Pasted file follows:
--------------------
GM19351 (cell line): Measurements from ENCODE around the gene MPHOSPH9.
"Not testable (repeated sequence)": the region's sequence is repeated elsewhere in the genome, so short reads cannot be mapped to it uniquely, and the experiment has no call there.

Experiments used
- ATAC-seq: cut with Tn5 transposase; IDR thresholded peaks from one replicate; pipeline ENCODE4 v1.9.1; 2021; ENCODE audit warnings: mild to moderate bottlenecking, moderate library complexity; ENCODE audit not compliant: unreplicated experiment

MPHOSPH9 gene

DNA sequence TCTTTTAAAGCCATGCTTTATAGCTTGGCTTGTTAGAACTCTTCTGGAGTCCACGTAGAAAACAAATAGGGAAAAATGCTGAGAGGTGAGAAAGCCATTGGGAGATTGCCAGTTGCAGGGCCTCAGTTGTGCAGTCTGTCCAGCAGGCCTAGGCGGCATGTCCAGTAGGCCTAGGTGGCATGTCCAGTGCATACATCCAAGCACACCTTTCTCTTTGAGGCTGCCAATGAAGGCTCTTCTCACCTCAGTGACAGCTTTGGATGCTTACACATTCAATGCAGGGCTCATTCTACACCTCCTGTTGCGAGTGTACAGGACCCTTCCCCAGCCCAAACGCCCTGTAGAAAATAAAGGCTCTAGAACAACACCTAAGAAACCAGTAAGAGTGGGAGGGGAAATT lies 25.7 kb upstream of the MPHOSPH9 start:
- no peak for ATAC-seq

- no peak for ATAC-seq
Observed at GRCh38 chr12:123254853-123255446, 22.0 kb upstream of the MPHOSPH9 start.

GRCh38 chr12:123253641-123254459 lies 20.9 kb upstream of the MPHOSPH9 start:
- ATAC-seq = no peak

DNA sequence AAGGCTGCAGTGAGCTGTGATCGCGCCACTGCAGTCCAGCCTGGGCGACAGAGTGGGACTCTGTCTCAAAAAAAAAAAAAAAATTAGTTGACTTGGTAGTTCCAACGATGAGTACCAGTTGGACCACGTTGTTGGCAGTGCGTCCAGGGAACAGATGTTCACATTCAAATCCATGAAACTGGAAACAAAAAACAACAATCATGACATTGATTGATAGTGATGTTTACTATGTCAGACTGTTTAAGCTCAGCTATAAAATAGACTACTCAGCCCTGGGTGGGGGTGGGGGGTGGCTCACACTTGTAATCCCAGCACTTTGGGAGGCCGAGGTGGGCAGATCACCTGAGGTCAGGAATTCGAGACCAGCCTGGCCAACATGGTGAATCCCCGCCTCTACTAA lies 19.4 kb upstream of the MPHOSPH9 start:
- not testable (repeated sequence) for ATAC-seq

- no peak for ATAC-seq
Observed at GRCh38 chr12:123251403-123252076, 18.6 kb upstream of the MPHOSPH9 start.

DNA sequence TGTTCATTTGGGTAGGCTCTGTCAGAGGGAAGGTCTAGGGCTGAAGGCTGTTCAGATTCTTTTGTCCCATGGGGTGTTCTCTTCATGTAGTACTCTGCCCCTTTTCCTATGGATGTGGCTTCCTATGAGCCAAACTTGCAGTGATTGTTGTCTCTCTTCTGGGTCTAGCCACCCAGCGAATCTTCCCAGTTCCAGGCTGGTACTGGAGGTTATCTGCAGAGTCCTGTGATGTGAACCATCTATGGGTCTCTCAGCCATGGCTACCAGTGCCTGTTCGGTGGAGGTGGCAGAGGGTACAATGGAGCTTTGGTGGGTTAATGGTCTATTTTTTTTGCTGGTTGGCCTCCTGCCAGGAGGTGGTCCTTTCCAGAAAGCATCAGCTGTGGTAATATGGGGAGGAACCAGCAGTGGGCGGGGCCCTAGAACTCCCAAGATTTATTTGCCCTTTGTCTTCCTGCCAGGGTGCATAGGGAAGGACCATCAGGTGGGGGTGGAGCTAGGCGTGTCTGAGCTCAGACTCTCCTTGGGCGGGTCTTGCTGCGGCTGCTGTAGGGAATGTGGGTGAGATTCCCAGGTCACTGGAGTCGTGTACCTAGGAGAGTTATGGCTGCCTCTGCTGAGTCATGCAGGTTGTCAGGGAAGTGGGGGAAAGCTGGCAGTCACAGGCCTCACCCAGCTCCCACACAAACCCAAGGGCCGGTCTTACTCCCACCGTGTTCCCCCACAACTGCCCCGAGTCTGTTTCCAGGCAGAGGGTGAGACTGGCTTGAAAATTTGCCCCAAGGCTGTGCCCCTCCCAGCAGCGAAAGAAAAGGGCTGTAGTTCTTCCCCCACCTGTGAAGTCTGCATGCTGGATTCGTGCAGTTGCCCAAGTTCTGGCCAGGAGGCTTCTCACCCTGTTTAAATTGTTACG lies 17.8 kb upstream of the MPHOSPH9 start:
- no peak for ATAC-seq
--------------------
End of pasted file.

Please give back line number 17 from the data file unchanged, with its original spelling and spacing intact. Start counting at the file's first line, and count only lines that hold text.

- no peak for ATAC-seq